A free judiciary

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A free judiciary no doubt is the antidote to tyranny. In The Federalist Papers, the men who drafted the United States of America’s constitution stated that the “independence of judges is equally requisite to guide the constitution and the rights of individuals.” So, without an independent judiciary, the constitution however well-crafted is imperilled and rights of members of the society are abrogated at the whims and caprices of those who wield political power.

Unfortunately, since the advent of the present republic in 1999, both the executive and the legislature have treated the judiciary as the weakest partner of the presidential tripod. But all that may soon change if the Chief Justice of Nigeria (CJN), Hon. Justice Ibramim Tanko Muhammed, carries out his threat. The CJN spoke at the special session of the Supreme Court to mark the commencement of the 2021/2022 Legal Year and the swearing-in of new Senior Advocates of Nigeria (SANs).

He thundered: “with time, those taking the judiciary as a mere weakling will soon realise that it is from the calmest seas we often experience the fiercest storms. The time to oppress, suppress, and intimidate judicial officers is gone.” While the government of President Olusegun Obasanjo was notorious for ignoring court judgments, it is under President Muhammadu Buhari that embarrassing the judiciary became a pastime. The height was the sacrilegious manner the immediate past Chief Justice of Nigeria, Justice Walter Onnoghen, was ignominiously removed from office.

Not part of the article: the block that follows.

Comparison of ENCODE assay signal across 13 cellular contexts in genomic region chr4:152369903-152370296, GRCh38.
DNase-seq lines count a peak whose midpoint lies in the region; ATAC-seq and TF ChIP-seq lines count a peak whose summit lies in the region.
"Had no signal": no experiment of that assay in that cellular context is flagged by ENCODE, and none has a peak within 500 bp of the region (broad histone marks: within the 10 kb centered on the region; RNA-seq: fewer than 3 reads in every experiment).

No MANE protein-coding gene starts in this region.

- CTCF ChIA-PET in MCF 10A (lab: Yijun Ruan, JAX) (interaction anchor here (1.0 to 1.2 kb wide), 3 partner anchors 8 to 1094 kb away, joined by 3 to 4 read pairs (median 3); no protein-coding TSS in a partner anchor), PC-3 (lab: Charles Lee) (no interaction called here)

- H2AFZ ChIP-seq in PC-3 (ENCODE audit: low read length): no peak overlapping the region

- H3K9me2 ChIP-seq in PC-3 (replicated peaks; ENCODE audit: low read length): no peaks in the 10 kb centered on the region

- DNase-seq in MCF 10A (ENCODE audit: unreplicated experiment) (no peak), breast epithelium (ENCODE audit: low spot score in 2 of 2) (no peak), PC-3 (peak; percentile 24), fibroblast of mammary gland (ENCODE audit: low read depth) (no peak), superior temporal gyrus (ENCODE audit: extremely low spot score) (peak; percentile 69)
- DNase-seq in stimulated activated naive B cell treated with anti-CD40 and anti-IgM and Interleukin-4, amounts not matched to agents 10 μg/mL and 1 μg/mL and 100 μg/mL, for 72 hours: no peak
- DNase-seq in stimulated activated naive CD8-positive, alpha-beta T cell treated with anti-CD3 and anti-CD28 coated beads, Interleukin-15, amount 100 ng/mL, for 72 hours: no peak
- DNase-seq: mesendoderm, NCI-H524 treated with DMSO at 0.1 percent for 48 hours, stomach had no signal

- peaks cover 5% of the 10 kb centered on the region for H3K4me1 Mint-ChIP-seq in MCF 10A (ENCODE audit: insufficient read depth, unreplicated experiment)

To compound the query on the integrity of the present government with respect to disgraceful treatment of judges, the former CJN, Justice Onnoghen, laid a weighty allegation that he was removed from office because of an unfounded allegation that he met the presidential candidate of the Peoples Democratic Party (PDP), Alhaji Atiku Abubakar, in Dubai to plot strategy to nullify the re-election of President Buhari in 2019. This column is not aware that the presidency has refuted the allegation.

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While the present CJN may have benefited from the impudence of the executive which removed the immediate CJN from office in an unlawful manner, he has vowed that such shenanigans would not be allowed again. His worries are well founded if the latest executive rascality against the judiciary is a pointer. With the manner a low ranking judicial officer – a magistrate was subpoenaed by hideous forces in the executive branch to embarrass the second highest ranking judicial officer, Justice Mary Peter-Odili, it is obvious that the forces of evil are not far off from the door steps of the apex court in the land.

In the words of the CJN: “I must say, we were jolted with embarrassing news of the invasion of the official residence of one of our brother Justices, Hon. Justice Mary Peter-Odili, on Friday 29th October 2021, by men suspected to be security operatives, acting on a search warrant purportedly obtained from an Abuja Magistrate Court under questionable circumstances.”  He went on: “I must make it known to all and sundry that we have had enough dosage of such embarrassment and harassment of our judicial officers across the country and we can no longer take any of such shenanigans.”